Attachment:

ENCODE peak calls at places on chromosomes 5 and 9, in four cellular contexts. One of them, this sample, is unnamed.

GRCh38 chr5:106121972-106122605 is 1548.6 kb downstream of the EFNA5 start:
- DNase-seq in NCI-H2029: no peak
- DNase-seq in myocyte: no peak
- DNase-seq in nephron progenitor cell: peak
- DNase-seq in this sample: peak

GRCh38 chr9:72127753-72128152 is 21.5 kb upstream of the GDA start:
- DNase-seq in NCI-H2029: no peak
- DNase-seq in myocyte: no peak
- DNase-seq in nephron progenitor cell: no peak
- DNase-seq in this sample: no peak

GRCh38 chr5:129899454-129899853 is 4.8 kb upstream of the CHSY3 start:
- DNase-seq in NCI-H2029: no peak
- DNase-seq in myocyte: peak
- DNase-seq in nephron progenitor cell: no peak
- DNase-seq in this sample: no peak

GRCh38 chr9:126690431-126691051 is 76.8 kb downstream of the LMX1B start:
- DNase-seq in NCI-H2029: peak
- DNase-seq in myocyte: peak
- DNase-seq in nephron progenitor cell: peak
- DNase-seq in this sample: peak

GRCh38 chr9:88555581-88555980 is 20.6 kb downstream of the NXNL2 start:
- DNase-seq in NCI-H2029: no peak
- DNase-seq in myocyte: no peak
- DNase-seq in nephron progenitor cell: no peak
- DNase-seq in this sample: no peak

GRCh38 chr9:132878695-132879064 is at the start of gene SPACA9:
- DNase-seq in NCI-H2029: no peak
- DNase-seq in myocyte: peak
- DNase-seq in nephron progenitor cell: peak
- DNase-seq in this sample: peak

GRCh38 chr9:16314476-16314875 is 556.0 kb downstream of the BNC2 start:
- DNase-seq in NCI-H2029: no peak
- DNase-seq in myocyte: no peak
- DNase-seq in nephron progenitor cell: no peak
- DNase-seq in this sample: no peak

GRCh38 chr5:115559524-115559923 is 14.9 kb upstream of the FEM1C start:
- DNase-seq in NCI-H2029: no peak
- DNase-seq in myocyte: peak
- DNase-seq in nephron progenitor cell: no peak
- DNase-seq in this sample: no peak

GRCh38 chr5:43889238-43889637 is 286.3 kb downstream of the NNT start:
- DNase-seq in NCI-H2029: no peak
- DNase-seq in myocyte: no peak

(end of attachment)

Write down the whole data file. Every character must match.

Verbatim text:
ENCODE peak calls at places on chromosomes 5 and 9, in four cellular contexts. One of them, this sample, is unnamed.

GRCh38 chr5:106121972-106122605 is 1548.6 kb downstream of the EFNA5 start:
- DNase-seq in NCI-H2029: no peak
- DNase-seq in myocyte: no peak
- DNase-seq in nephron progenitor cell: peak
- DNase-seq in this sample: peak

GRCh38 chr9:72127753-72128152 is 21.5 kb upstream of the GDA start:
- DNase-seq in NCI-H2029: no peak
- DNase-seq in myocyte: no peak
- DNase-seq in nephron progenitor cell: no peak
- DNase-seq in this sample: no peak

GRCh38 chr5:129899454-129899853 is 4.8 kb upstream of the CHSY3 start:
- DNase-seq in NCI-H2029: no peak
- DNase-seq in myocyte: peak
- DNase-seq in nephron progenitor cell: no peak
- DNase-seq in this sample: no peak

GRCh38 chr9:126690431-126691051 is 76.8 kb downstream of the LMX1B start:
- DNase-seq in NCI-H2029: peak
- DNase-seq in myocyte: peak
- DNase-seq in nephron progenitor cell: peak
- DNase-seq in this sample: peak

GRCh38 chr9:88555581-88555980 is 20.6 kb downstream of the NXNL2 start:
- DNase-seq in NCI-H2029: no peak
- DNase-seq in myocyte: no peak
- DNase-seq in nephron progenitor cell: no peak
- DNase-seq in this sample: no peak

GRCh38 chr9:132878695-132879064 is at the start of gene SPACA9:
- DNase-seq in NCI-H2029: no peak
- DNase-seq in myocyte: peak
- DNase-seq in nephron progenitor cell: peak
- DNase-seq in this sample: peak

GRCh38 chr9:16314476-16314875 is 556.0 kb downstream of the BNC2 start:
- DNase-seq in NCI-H2029: no peak
- DNase-seq in myocyte: no peak
- DNase-seq in nephron progenitor cell: no peak
- DNase-seq in this sample: no peak

GRCh38 chr5:115559524-115559923 is 14.9 kb upstream of the FEM1C start:
- DNase-seq in NCI-H2029: no peak
- DNase-seq in myocyte: peak
- DNase-seq in nephron progenitor cell: no peak
- DNase-seq in this sample: no peak

GRCh38 chr5:43889238-43889637 is 286.3 kb downstream of the NNT start:
- DNase-seq in NCI-H2029: no peak
- DNase-seq in myocyte: no peak